“I received the second installment of money which was paid in sterling.  If you had seen the foolishness of some who were willing to spend and be merry and the sad countenance of others who had lost the most of their families, I am sure you would have looked with contempt on the one and your hear strings would have ached for the other.”

Four months after his family’s arrival at Lanark, November 12th briefly wad marked for the Langs as the day when, in Ramsay by the Mississippi, “my family came to my own house.”  The winter’s snow came five days later, and November 26 and 27 “were very frosty, the river in some places was frozen quite across.”  Finally after a winter of tree cutting the first spring in the new land came in mid-April, with a note of ‘wet days’.  The river has swollen very rapidly and the ducks are sporting plentifully on the water.  I noticed the pigeons came to the woods on the 4th for the first time.”

A well-known resident of the thriving township, Arthur Lang, farmer and local school teacher, became one of Ramsay’s first two representatives on the council of the Lanark and Renfrew district when, in 1842 and seven years before his death, the province’s first district councils were elected.

Other settlement stories will follow in a later installment of tales of the beginnings of Ramsay township.

HOWARD M. BROWN TELLS STORY OF RAMSAY TOWNSHIP, CARLETON PLACE CANADIAN, 20 APRIL, 1961

One of the first trails to be laid out as a road when the forests on the north side of Carleton Place were opened for settlement is still in use in Ramsay township.  Called later the old Perth Road, it was opened one hundred and forty years ago by Josias Richey, government deputy surveyor, to give access from Lanark township to “the Grand Falls in the Mississippi in Ramsay” for the original settlers there.  Across the middle of the township it follows the southern edge of the broad Precambrian ridge of Wolves Grove, on a course which possibly for many centuries was an ancient route in the travels of Indian hunters.

On completion of the survey of 60,000 acres which prepared Ramsay township in January of 1821 for settlement, and before the summer arrival in the township of over a hundred families of Glasgow emigrant society settlers and others, the first thirty farm locations in Ramsay were obtained by newcomers from Scotland, England and Ireland.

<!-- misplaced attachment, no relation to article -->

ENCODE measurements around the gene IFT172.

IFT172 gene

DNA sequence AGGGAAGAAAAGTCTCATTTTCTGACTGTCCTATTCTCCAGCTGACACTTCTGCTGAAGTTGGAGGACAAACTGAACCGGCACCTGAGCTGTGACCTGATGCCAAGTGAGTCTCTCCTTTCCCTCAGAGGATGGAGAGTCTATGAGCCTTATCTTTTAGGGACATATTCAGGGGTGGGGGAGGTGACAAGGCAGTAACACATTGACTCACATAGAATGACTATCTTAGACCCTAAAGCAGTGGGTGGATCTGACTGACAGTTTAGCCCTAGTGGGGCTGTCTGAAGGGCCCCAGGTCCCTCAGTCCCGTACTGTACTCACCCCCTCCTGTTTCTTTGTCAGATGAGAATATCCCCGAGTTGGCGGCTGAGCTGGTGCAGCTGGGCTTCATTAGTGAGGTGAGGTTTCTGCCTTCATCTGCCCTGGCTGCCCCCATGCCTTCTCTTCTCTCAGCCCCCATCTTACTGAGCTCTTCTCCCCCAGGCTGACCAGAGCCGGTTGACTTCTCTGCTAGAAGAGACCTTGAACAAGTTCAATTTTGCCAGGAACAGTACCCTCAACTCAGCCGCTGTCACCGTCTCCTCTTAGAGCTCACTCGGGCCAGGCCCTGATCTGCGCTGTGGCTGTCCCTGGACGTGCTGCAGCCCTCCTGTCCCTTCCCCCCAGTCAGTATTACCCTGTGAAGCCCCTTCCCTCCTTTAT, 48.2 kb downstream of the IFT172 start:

Choosing their hundred acre lots at places most readily reached by the main trail running easterly across the township, these first thirty men of Ramsay included, in the eighth and ninth concessions, William Foster, William Hawkins, Thomas Lowrie, Edward McManus, Robert and Thomas Mansell, James Metcalfe, Andrew Rae,  Archibald Wilkie and Catin Willis.  Those choosing farmsites at the same time nearer to Lanark township in the first, second and third concessions of Ramsay included William Chapman, Thomas Foster, John Gemmill, Patrick McDermott and James Smith.

In midsummer about four hundred men, numbering with their families over eighteen hundred persons, arrived at the one year old village of Lanark and began to select locations for farms in Ramsay, Lanark, Dalhousie and North Sherbrooke townships, under the supervision of Colonel William Marshall, North Lanark settlement superintendent.  They were emigrant society settlers from the Glasgow district who had reached the port of Quebec in June on four ships.

Most had been hand loom cotton weavers.  Others were tradesmen such as carpenters, blacksmiths, shoemakers, and cotton spinners.  With them came the versatile Rev. John Gemmill, Presbyterian minister of the first church of Lanark village and of the north half of Lanark county, who practiced also his skills as a medical doctor and a printer.  Many of those who located in Ramsay township on some of North Lanark’s best agricultural land were forbears of present well known residents of Ramsay, Almonte and Carleton Place.

Ramsay Emigration Diary